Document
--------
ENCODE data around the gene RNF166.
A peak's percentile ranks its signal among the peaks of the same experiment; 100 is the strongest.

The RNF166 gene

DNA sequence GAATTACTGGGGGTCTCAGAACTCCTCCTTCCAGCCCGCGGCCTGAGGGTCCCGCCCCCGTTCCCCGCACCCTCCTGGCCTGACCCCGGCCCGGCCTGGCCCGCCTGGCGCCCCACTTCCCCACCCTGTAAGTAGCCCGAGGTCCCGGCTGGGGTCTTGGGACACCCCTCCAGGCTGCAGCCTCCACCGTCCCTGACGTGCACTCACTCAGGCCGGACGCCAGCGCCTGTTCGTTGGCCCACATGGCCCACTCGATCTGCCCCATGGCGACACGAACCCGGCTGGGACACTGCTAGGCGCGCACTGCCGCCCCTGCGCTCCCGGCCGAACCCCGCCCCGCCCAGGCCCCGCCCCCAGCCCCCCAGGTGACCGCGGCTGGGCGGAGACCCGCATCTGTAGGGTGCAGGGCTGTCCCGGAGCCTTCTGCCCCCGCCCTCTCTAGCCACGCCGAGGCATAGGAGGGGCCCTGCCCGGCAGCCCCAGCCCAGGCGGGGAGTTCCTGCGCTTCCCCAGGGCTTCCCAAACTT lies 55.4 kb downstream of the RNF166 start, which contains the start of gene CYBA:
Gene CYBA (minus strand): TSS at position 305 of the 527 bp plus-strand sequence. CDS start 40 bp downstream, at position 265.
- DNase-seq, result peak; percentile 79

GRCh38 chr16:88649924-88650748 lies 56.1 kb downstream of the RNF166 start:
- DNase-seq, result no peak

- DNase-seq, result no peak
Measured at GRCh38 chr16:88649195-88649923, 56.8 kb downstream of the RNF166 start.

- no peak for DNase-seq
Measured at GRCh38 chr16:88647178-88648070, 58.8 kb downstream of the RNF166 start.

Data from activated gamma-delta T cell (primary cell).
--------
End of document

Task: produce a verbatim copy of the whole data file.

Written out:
ENCODE data around the gene RNF166.
A peak's percentile ranks its signal among the peaks of the same experiment; 100 is the strongest.

The RNF166 gene

DNA sequence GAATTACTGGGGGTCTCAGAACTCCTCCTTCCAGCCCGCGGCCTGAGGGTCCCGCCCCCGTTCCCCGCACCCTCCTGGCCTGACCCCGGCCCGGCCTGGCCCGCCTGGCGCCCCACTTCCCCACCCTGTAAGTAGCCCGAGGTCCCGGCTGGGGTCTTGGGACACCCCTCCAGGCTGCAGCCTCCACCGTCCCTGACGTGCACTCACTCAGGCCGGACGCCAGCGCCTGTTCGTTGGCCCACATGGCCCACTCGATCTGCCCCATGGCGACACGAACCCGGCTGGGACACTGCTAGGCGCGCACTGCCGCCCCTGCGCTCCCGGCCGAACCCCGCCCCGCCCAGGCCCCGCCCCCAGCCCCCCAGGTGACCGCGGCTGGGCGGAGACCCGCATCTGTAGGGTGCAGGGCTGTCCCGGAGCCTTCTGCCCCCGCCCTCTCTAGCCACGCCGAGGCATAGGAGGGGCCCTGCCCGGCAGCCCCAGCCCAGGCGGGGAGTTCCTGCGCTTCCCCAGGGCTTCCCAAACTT lies 55.4 kb downstream of the RNF166 start, which contains the start of gene CYBA:
Gene CYBA (minus strand): TSS at position 305 of the 527 bp plus-strand sequence. CDS start 40 bp downstream, at position 265.
- DNase-seq, result peak; percentile 79

GRCh38 chr16:88649924-88650748 lies 56.1 kb downstream of the RNF166 start:
- DNase-seq, result no peak

- DNase-seq, result no peak
Measured at GRCh38 chr16:88649195-88649923, 56.8 kb downstream of the RNF166 start.

- no peak for DNase-seq
Measured at GRCh38 chr16:88647178-88648070, 58.8 kb downstream of the RNF166 start.

Data from activated gamma-delta T cell (primary cell).